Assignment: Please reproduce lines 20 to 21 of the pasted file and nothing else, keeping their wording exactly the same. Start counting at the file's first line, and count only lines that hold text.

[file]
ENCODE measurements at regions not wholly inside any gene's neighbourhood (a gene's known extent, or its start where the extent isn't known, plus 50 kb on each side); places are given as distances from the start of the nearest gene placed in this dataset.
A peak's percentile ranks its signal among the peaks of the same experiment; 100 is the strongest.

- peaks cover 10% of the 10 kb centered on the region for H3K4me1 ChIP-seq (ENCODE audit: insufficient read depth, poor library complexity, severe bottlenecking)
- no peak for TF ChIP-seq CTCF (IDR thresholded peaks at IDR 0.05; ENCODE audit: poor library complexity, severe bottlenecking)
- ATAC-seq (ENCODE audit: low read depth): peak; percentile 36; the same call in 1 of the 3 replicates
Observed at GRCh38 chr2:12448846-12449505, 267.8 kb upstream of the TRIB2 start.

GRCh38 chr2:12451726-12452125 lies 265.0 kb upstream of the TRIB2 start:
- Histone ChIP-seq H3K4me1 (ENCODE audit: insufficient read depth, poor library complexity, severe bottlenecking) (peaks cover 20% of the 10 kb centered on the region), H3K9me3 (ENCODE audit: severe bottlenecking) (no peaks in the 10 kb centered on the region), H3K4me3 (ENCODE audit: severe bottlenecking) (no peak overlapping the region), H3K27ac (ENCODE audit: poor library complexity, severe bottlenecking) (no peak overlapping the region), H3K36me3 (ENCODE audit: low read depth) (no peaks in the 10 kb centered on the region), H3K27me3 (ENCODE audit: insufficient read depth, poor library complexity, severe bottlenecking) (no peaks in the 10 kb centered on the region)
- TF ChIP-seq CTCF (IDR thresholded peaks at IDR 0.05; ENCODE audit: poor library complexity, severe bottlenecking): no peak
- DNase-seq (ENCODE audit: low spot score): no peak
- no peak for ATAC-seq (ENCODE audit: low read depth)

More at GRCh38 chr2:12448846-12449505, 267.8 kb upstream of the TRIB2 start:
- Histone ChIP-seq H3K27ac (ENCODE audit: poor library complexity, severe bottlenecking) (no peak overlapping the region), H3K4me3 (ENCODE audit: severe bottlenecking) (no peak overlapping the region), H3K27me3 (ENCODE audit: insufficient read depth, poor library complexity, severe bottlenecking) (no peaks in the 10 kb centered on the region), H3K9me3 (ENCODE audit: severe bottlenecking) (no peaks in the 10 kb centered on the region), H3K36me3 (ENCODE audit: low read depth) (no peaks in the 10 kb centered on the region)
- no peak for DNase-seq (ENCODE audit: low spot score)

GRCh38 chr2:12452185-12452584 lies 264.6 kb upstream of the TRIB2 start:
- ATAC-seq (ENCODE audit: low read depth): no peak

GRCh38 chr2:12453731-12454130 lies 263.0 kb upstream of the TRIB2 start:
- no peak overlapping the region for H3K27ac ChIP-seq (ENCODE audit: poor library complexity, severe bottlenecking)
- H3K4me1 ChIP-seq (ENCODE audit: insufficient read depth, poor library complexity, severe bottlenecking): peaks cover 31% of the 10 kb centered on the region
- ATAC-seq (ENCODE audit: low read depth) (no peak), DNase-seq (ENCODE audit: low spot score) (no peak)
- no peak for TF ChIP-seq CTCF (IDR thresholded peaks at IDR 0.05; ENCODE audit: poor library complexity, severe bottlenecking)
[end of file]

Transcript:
- ATAC-seq (ENCODE audit: low read depth) (no peak), DNase-seq (ENCODE audit: low spot score) (no peak)
- no peak for TF ChIP-seq CTCF (IDR thresholded peaks at IDR 0.05; ENCODE audit: poor library complexity, severe bottlenecking)